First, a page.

Bleak House

By Charles Dickens

Table Of Contents


A Chancery judge once had the kindness to inform me, as one of a company of some hundred and fifty men and women not labouring under any suspicions of lunacy, that the Court of Chancery, though the shining subject of much popular prejudice (at which point I thought the judge`s eye had a cast in my direction), was almost immaculate. There had been, he admitted, a trivial blemish or so in its rate of progress, but this was exaggerated and had been entirely owing to the "parsimony of the public," which guilty public, it appeared, had been until lately bent in the most determined manner on by no means enlarging the number of Chancery judges appointed--I believe by Richard the Second, but any other king will do as well.

This seemed to me too profound a joke to be inserted in the body of this book or I should have restored it to Conversation Kenge or to Mr. Vholes, with one or other of whom I think it must have originated. In such mouths I might have coupled it with an apt quotation from one of Shakespeare`s sonnets:

"My nature is subdued To what it works in, like the dyer`s hand: Pity me, then, and wish I were renewed!"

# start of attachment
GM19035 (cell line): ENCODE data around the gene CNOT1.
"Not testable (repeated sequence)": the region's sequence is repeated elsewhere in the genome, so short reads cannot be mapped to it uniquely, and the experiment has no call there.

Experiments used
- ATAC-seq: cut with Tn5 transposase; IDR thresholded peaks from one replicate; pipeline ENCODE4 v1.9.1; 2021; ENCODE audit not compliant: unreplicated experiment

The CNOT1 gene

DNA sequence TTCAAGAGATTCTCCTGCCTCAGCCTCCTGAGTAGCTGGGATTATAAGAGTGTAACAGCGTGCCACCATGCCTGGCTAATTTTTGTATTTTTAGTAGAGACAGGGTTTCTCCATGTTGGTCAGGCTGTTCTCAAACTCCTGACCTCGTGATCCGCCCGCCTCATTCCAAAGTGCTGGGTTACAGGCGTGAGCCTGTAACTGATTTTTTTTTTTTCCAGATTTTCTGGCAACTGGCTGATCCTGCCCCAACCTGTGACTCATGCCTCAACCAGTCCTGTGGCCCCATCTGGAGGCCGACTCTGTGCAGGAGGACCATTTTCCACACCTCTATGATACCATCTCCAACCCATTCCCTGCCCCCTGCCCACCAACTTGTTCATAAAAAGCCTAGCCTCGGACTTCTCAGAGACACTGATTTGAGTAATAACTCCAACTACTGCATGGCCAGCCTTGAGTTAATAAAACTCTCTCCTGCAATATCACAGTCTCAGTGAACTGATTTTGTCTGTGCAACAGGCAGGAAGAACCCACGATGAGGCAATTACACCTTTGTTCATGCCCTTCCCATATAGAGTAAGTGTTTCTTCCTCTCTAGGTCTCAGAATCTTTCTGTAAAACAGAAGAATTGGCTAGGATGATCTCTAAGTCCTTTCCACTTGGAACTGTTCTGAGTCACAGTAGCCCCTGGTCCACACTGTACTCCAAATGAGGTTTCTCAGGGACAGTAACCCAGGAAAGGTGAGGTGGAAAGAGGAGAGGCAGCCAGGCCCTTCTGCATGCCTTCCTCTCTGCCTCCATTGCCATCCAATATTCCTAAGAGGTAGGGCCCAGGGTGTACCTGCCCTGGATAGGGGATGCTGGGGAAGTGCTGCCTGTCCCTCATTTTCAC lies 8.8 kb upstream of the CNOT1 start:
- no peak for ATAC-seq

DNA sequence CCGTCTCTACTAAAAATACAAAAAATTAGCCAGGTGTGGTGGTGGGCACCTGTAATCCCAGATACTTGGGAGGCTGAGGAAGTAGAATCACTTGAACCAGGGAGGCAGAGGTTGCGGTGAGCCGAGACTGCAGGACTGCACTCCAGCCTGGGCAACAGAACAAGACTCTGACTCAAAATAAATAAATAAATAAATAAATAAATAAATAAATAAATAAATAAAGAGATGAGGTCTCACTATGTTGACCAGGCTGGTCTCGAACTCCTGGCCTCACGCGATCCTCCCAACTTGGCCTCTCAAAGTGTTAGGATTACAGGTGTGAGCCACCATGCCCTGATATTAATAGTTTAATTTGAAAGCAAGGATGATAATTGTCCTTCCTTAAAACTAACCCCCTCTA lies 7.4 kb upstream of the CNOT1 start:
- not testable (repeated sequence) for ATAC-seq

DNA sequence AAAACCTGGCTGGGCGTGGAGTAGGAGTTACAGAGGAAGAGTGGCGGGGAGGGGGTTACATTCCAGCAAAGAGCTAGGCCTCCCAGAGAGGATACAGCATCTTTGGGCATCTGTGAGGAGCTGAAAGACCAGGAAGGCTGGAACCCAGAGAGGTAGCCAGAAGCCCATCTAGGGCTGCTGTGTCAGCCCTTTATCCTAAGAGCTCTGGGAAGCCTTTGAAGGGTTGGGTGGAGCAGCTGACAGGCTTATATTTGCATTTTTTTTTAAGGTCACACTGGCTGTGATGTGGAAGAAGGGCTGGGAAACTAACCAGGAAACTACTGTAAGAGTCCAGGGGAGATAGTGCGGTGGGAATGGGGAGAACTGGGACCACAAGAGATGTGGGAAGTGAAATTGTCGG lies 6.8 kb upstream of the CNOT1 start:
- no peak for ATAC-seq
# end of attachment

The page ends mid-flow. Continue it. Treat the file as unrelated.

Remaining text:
But as it is wholesome that the parsimonious public should know what has been doing, and still is doing, in this connexion, I mention here that everything set forth in these pages concerning the Court of Chancery is substantially true, and within the truth. The case of Gridley is in no essential altered from one of actual occurrence, made public by a disinterested person who was professionally acquainted with the whole of the monstrous wrong from beginning to end. At the present moment (August, 1853) there is a suit before the court which was commenced nearly twenty years ago, in which from thirty to forty counsel have been known to appear at one time, in which costs have been incurred to the amount of seventy thousand pounds, which is A FRIENDLY SUIT, and which is (I am assured) no nearer to its termination now than when it was begun. There is another well-known suit in Chancery, not yet decided, which was commenced before the close of the last century and in which more than double the amount of seventy thousand pounds has been swallowed up in costs. If I wanted other authorities for Jarndyce and Jarndyce, I could rain them on these pages, to the shame of--a parsimonious public.